International agencies such as the United Nations and International Trade Centre have come forward to facilitate easy access to trade data. Global databases such as the UN COMTRADE and ITC Trade Map provide access to data on trade for a large number of countries across the world. These databases provide that added value by enabling countries to understand opportunities and challenges the businesses in their own countries face in the 
world market.

Sri Lanka lags behind in updating trade statistics of the country in these international databases. For example, Sri Lanka’s annual trade data in COMTRADE database is outdated by three years as of February 2020. In comparison, 41 countries/territories (including neighbouring countries like India and Pakistan) have annual data up to 2020.  Monthly data for Sri Lanka as of February 2021 is outdated by 107 months. By contrast, 54 countries have monthly data up to at least October 2020 and this includes India and Pakistan.

Second, Sri Lanka is the only South Asian country that is failing to provide data free of charge, online. That is, even Afghanistan is more advanced than Sri Lanka in 
this regard. 

Accessing trade data from SLC still requires people to physically visit the premises and make a cash payment to obtain the soft copy of the trade data. As a result of this practice, as of end-2019, Sri Lanka remained the only South Asian country that did not provide online access to trade data free 
of charge. 

It is only with the Export Development Board (EDB) coming forward in 2020 to address this gap that the situation has improved. The EDB platform is an important step in the right direction. However, it does depend on SLC to provide timely accurate data and does not provide monthly trade statistics. The platform is also a little bit behind the ease of access standard set by the rest of South Asia; it still requires users to pay an annual registration fee to access the data. 


Bad incentives can lead to bad outcomes
One of the key elements that is causing Sri Lanka to fail and become a laggard in the international stage is the bad incentives set up for public officials. Currently, the government rewards public officials, through an incentive scheme, to conceal data and make it costly.

In a world where governments are proactively encouraging government agencies to share data online and free of charge, the Sri Lankan government has put in place an incentive structure that does exactly the opposite. 

An incentives scheme allows government officers to generate private income by selling public data: A letter issued by the Finance Ministry, dated November 16, 2004, grants permission to SLC to sell trade data and to split the proceeds as follows: 40 percent of the proceeds to be allocated to the consolidated fund of the Finance Ministry and the remaining 60 percent is to be distributed at the discretion of the director general of SLC amongst the officers involved in compiling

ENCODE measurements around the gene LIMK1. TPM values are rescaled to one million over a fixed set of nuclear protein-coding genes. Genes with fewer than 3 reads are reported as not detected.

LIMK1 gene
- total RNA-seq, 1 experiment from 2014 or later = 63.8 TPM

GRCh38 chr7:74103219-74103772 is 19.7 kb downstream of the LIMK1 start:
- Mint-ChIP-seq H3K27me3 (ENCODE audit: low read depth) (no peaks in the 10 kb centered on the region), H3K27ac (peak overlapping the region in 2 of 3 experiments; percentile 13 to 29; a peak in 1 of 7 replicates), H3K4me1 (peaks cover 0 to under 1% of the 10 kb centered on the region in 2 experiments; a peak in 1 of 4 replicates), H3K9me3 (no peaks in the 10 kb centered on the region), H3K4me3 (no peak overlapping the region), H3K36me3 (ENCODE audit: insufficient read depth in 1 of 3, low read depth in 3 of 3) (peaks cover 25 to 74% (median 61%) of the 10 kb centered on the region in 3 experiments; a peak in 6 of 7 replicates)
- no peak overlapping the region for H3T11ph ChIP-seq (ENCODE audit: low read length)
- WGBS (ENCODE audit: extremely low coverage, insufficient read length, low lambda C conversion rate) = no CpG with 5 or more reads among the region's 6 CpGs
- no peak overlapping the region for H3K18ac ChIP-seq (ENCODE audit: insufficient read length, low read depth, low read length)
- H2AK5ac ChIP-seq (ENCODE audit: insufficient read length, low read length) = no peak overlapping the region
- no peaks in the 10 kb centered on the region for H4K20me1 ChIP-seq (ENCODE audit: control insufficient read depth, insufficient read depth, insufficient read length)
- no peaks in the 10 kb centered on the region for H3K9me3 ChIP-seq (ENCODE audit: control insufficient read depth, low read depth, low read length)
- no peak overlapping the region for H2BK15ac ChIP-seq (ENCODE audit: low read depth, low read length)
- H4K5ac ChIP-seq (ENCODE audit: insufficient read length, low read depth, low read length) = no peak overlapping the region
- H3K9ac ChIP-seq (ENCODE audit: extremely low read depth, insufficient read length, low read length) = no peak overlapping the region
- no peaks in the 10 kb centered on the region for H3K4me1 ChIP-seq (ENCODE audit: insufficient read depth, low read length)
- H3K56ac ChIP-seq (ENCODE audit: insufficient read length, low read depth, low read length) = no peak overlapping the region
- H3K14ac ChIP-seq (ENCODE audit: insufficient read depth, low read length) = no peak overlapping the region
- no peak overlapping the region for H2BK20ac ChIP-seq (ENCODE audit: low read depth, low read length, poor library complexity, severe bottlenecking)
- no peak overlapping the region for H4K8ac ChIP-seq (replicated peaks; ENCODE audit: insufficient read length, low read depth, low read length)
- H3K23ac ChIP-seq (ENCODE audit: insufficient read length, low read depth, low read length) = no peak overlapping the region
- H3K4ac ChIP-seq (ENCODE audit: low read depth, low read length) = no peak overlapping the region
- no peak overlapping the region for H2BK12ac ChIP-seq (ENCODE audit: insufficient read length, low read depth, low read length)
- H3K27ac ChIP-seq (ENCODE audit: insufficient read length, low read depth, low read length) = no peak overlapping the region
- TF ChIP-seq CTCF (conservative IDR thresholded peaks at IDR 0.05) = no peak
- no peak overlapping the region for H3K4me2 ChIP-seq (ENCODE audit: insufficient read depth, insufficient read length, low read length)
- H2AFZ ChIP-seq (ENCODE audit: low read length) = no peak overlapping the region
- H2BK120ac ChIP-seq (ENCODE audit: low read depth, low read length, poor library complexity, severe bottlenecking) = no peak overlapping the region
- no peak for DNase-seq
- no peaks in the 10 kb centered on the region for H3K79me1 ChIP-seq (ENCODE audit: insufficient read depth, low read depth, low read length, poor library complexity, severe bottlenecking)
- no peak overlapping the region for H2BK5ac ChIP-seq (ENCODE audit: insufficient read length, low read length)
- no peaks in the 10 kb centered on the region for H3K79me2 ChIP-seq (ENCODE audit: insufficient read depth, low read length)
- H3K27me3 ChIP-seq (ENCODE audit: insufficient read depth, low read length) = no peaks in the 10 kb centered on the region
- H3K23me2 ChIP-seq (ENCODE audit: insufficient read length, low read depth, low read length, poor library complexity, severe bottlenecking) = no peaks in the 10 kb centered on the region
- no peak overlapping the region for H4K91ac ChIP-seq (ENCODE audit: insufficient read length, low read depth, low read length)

the data set. 

Here, the government has given explicit permission for government officials to make private money by selling a public asset. As a result, the public and the country are denied the greater benefit of having free online access to the data generated using public funds.


Starting point might be a self-perpetuating bad idea
There is much sympathy in government for fee-based provision of data, on the basis that the government departments would like to depend less on the treasury. This represents a poor understanding of the economic calculation, which is a 
bad idea.

One of the fundamental purposes of governments is to generate revenue through general progressive taxation to provide public goods without user fees. But when governments get desperate for revenue, there is a temptation to exert monopoly power over public assets and charge fees for goods that are best provided as public goods – streetlights, parks and data.

This kind of practice works to undermine the economic success of a country rather than promote it. The resulting lack of economic success in turn reduces tax revenue and makes the government more desperate. It is a vicious cycle. It is a familiar problem that bad ideas create vicious cycles that further perpetuate the 
bad idea.


RTI information shows bad idea is not working
Information provided in response to an RTI request filed by Verité revealed that in 2017, SLC has earned Rs.8.6 million by selling trade data. Of this, as per the letter issued by the Finance Ministry, up to Rs.5.16 million would have been distributed among the SLC officials collecting the data (refer Exhibit 1). This means the government has earned a mere Rs.3.5 million in return for the widespread negative consequences created for the economy by restricting access to data. This amounts to just 0.0004 percent of the total revenue collected from SLC through import taxes. 

If it was hoped that the scheme would incentivise otherwise non-proactive public officials to market and promote the use of data and become more ‘customer oriented’ in its provision, then that has not happened either. In addition to the data not being made available freely and proactively, even basic information required to be provided under RTI regulations are not available. That is, information such as the types of data available, fee structure for accessing data, time taken to provide the data and contact numbers, in order to start the process, is not publicly 
available either.

(Verité Research is an independent think tank based in Colombo that provides strategic analysis to high level decision makers in economics, law, politics and media. Comments are welcome. Email